1 Talking about past events and situations:

We use the past simple:

  • when we are talking about an event that happened at a particular time in the past

We arrived home before dark
The film started at seven thirty.

  • when we are talking about something that continued for some time in the past

Everybody worked hard through the winter.
We stayed with our friends in London.

When we are talking about something that happened several times in the past we use

  • the past simple:

Most evenings we stayed at home and watched DVDs.
Sometimes they went out for a meal.

  • … or used to

Most evenings we used to stay at home and watch DVDs.
We used to go for a swim every morning.

  • ... or would

Most evenings he would take the dog for a walk.
They would often visit friends in Europe.

WARNING: We do not normally use would with stative verbs.

We use the past continuous:

  • when we are talking about something which happened before and after a given time in the past

It was just after ten. I was watching the news on TV.
At half-time we were losing 1-0.

  • when we are talking about something happening before and after another action in the past:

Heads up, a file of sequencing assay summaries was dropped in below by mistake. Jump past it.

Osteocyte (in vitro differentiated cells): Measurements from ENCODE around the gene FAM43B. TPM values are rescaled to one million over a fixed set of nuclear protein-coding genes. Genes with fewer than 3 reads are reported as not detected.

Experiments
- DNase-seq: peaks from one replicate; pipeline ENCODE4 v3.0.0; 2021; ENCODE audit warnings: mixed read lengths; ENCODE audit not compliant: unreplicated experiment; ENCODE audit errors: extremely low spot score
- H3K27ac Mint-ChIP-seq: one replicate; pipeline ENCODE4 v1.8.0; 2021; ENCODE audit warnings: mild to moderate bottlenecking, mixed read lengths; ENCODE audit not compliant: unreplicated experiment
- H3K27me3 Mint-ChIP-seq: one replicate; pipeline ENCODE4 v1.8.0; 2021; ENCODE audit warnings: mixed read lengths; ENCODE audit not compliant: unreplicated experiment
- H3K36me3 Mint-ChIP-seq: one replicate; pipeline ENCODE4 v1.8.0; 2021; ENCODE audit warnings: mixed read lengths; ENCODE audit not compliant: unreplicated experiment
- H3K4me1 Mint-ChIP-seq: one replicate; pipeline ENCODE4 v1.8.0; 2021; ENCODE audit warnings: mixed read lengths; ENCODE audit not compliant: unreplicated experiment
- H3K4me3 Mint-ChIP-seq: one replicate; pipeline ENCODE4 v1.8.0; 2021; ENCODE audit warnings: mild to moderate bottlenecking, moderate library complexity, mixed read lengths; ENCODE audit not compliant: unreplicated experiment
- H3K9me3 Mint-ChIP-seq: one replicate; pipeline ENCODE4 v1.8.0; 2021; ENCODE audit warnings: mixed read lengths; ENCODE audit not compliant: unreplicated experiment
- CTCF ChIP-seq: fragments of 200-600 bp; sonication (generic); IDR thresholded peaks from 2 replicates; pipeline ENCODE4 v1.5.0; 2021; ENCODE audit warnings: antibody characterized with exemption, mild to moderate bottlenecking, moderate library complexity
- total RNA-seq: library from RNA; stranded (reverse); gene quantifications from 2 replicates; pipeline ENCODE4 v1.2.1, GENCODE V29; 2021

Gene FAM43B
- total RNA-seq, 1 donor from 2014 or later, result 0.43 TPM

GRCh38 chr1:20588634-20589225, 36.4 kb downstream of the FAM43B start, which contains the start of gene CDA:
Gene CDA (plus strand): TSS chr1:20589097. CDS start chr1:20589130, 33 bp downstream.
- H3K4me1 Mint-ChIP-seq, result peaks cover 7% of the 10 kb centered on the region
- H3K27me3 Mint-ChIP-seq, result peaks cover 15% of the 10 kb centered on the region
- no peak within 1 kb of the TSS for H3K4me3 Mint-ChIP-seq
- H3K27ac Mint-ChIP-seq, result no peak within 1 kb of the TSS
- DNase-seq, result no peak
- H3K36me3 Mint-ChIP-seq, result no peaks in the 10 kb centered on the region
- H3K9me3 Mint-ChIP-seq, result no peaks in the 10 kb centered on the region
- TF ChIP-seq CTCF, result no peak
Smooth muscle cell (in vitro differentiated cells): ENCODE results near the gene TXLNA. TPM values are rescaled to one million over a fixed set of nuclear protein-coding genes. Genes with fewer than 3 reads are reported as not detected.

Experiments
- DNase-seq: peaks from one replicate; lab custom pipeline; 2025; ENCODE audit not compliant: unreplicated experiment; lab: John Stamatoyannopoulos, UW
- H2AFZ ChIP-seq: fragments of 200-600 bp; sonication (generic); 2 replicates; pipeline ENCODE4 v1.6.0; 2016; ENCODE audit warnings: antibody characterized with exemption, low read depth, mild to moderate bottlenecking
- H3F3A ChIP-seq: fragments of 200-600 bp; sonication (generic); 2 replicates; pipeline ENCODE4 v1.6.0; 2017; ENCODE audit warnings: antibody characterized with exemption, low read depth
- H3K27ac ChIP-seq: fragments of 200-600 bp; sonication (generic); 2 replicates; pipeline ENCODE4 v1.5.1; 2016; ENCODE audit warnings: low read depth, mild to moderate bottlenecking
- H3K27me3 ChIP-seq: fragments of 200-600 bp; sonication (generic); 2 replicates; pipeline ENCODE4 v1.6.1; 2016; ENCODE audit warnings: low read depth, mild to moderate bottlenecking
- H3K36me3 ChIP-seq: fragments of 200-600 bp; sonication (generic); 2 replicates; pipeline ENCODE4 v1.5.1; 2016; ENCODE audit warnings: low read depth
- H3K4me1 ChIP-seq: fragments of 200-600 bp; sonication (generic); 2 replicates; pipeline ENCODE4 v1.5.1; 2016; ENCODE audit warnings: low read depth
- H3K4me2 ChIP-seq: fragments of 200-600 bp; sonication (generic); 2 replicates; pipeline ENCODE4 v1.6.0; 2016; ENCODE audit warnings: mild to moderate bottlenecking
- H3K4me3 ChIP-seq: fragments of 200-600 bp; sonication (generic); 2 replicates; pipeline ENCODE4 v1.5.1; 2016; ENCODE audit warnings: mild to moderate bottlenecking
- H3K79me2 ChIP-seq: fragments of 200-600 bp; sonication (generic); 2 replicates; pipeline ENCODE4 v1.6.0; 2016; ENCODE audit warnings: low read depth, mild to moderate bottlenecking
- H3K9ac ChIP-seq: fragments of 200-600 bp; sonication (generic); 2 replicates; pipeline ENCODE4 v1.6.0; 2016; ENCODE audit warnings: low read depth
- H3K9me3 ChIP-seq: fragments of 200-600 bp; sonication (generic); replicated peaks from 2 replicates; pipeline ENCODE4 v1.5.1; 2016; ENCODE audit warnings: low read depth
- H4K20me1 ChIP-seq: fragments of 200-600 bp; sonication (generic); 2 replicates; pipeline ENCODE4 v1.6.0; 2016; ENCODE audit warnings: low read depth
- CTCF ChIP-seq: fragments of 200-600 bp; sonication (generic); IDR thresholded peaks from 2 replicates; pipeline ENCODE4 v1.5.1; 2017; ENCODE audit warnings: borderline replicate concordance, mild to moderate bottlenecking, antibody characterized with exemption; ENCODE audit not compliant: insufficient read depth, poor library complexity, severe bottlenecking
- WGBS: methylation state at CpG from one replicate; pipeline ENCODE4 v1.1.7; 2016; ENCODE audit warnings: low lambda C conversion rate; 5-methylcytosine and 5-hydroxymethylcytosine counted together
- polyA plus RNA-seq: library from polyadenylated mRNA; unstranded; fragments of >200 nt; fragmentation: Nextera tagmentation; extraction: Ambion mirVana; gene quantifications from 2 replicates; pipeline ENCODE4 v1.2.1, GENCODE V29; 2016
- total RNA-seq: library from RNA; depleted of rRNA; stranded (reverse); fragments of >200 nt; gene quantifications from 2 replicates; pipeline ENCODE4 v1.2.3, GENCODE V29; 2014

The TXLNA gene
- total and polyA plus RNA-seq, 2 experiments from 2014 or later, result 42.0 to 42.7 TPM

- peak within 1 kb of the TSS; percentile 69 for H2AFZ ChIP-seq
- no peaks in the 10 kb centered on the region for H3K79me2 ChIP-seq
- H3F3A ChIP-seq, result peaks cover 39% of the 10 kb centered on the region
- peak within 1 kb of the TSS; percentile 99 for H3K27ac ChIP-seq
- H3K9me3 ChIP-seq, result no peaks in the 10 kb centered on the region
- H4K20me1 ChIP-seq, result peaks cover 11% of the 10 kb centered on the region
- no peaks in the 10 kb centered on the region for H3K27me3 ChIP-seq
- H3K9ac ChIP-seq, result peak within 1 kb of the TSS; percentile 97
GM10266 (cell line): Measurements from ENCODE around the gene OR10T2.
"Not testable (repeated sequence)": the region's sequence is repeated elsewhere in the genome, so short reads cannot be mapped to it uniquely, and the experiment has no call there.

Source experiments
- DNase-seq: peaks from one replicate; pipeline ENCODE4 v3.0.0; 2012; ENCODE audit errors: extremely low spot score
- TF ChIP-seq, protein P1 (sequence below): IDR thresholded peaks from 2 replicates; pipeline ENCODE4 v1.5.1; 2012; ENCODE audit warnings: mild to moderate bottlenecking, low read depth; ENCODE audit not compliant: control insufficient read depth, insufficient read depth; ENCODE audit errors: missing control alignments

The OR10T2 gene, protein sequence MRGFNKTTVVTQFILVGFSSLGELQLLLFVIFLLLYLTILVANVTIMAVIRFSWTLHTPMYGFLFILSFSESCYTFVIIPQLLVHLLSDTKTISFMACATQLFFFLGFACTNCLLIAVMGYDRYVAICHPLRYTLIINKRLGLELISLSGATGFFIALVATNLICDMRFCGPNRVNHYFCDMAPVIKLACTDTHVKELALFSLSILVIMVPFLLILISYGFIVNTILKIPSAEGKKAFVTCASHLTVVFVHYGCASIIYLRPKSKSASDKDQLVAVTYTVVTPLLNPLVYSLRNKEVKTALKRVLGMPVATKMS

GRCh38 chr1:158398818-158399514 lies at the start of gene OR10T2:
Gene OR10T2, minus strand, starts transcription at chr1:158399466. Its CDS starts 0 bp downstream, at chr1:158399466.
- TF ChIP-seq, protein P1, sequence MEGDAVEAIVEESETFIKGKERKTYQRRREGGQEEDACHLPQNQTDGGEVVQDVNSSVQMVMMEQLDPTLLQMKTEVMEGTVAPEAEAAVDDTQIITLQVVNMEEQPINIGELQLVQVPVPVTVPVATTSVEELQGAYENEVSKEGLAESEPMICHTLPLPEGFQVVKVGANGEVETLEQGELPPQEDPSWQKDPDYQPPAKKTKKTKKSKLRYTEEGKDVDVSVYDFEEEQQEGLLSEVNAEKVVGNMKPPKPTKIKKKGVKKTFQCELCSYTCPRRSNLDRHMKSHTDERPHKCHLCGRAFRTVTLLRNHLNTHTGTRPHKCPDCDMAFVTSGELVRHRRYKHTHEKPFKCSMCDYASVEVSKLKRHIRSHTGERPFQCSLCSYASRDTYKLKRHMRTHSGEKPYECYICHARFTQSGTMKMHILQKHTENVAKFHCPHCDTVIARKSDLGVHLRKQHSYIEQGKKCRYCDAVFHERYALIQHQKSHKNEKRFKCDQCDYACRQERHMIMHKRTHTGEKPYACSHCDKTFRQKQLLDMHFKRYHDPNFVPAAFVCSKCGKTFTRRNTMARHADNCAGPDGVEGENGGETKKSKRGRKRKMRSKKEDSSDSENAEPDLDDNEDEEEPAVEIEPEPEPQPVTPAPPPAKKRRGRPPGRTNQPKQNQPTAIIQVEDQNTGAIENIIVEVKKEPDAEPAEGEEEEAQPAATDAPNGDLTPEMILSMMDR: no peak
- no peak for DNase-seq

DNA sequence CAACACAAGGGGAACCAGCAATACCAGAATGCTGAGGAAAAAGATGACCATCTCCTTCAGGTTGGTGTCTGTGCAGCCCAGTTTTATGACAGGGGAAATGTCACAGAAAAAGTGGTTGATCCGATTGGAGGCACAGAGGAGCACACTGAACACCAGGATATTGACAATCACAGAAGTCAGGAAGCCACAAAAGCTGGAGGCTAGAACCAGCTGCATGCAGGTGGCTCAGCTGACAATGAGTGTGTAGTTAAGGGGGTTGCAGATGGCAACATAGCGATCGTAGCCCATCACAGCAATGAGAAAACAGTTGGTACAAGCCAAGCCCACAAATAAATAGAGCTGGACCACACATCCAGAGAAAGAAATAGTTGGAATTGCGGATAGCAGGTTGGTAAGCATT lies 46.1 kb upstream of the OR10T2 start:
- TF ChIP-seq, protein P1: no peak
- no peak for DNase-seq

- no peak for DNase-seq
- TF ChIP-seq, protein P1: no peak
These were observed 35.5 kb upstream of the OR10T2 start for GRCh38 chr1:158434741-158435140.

He broke his leg when he was playing rugby.
She saw Jim as he was driving away.

2 The past in the past

When we are looking back from a point in the past to something earlier in the past we use the past perfect:

Helen suddenly remembered she had left her keys in the car.
When we had done all our shopping we caught the bus home.
They wanted to buy a new computer, but they hadn’t saved enough money.
They would have bought a new computer if they had saved enough money.

3 The past and the present:

We use the present perfect:

  • when we are talking about the effects in the present of something that happened in the past:

I can’t open the door. I’ve left my keys in the car.
Jenny has found a new job. She works in a supermarket now.

  • When we are talking about something that started in the past and still goes on:

We have lived here since 2007. (and we still live here)